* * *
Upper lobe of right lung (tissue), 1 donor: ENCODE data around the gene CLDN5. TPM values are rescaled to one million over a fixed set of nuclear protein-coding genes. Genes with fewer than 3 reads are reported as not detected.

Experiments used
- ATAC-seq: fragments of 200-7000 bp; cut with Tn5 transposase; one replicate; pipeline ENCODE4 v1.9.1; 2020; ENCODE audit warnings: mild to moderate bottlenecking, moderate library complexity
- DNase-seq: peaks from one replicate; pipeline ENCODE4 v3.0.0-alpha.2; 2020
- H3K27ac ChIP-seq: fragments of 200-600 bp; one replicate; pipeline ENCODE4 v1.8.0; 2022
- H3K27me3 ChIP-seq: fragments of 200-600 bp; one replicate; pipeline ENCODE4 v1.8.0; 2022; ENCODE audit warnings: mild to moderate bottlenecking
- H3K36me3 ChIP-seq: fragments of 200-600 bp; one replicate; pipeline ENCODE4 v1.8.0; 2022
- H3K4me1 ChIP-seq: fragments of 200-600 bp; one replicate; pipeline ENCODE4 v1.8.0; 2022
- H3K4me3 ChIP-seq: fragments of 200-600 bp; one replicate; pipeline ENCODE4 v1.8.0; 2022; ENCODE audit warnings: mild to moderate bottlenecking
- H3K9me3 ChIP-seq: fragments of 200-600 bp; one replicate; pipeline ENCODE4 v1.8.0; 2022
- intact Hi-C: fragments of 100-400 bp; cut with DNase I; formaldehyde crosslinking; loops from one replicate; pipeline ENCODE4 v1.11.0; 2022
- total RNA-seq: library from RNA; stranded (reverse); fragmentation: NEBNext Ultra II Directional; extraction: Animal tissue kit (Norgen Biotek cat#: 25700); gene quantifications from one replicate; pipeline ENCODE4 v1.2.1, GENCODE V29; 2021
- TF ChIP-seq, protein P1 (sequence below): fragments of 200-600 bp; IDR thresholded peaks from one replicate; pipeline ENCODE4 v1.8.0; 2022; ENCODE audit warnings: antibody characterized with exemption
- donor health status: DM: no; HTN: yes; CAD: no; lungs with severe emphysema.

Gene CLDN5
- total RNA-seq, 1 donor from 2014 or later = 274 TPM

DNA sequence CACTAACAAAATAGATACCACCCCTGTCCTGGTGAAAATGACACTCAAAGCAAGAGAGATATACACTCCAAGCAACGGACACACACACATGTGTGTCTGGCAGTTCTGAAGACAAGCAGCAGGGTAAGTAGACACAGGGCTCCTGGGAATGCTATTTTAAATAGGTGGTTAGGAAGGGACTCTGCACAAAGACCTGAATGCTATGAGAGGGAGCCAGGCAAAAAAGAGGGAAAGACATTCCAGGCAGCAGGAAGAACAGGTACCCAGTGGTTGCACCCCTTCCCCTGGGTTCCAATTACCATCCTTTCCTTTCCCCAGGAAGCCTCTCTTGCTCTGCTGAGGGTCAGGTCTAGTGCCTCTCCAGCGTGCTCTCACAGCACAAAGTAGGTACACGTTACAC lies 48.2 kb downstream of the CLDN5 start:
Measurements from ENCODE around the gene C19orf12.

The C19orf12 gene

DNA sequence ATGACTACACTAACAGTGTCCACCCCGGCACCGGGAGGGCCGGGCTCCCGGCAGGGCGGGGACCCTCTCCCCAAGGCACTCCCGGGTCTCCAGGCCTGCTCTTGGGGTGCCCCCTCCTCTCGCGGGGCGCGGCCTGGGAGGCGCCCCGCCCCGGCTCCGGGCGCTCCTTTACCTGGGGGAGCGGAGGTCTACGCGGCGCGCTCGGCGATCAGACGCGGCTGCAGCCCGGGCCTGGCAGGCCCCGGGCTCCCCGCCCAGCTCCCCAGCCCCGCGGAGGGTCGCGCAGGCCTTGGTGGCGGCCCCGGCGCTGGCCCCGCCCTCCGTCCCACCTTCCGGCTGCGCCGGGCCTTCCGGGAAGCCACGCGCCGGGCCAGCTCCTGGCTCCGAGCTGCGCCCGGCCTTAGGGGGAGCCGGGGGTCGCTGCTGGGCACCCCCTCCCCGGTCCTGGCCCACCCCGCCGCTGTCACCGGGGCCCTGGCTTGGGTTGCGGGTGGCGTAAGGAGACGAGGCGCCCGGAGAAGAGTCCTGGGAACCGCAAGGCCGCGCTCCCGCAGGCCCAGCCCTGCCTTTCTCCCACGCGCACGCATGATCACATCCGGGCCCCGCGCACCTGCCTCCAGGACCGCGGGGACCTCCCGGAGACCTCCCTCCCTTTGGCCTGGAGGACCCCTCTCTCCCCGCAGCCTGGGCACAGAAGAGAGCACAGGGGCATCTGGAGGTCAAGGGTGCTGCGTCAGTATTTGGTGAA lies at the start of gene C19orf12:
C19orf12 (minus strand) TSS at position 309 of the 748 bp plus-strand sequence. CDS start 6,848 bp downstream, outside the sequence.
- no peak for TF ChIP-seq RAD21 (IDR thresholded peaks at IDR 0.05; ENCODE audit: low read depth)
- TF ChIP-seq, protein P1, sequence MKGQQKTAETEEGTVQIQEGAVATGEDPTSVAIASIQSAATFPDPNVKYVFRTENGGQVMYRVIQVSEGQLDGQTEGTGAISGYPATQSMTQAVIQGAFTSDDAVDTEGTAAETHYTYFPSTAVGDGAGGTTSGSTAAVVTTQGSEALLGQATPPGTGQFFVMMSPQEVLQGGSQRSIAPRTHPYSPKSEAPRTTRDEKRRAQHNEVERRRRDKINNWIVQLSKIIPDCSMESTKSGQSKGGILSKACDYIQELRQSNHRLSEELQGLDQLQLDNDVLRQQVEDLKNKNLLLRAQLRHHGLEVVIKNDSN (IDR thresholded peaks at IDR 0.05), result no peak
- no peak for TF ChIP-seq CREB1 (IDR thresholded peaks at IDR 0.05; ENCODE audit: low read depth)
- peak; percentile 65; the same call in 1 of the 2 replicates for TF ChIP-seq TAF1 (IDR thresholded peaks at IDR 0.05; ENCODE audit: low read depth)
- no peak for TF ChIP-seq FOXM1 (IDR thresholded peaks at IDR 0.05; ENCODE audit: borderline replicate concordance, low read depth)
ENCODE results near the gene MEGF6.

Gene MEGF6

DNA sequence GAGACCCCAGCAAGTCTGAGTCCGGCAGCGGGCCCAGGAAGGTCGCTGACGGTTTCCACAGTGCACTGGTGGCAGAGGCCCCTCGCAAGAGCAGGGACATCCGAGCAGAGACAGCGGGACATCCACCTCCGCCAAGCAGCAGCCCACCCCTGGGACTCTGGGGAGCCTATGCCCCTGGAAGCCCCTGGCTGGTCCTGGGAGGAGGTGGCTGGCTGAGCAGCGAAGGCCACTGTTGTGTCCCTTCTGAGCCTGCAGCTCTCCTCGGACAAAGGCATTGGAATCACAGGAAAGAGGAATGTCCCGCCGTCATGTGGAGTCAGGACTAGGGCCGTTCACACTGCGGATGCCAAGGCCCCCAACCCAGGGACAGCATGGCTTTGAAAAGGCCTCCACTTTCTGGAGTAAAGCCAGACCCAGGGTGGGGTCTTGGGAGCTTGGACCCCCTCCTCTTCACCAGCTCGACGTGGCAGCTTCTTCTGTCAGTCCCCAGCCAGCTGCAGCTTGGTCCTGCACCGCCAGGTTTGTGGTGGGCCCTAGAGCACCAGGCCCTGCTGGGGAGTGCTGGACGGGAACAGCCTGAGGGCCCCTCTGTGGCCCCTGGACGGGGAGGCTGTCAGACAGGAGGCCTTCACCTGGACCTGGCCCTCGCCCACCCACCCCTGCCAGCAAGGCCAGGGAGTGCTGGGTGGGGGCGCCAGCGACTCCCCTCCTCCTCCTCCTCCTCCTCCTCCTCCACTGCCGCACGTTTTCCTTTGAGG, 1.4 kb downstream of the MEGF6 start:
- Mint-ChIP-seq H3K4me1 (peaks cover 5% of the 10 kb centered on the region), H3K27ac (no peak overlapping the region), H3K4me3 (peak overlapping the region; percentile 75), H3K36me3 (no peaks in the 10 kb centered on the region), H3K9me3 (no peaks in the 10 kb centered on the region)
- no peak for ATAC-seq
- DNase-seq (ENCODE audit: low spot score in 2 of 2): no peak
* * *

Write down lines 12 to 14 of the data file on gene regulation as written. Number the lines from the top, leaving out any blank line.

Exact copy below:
- total RNA-seq: library from RNA; stranded (reverse); fragmentation: NEBNext Ultra II Directional; extraction: Animal tissue kit (Norgen Biotek cat#: 25700); gene quantifications from one replicate; pipeline ENCODE4 v1.2.1, GENCODE V29; 2021
- TF ChIP-seq, protein P1 (sequence below): fragments of 200-600 bp; IDR thresholded peaks from one replicate; pipeline ENCODE4 v1.8.0; 2022; ENCODE audit warnings: antibody characterized with exemption
- donor health status: DM: no; HTN: yes; CAD: no; lungs with severe emphysema.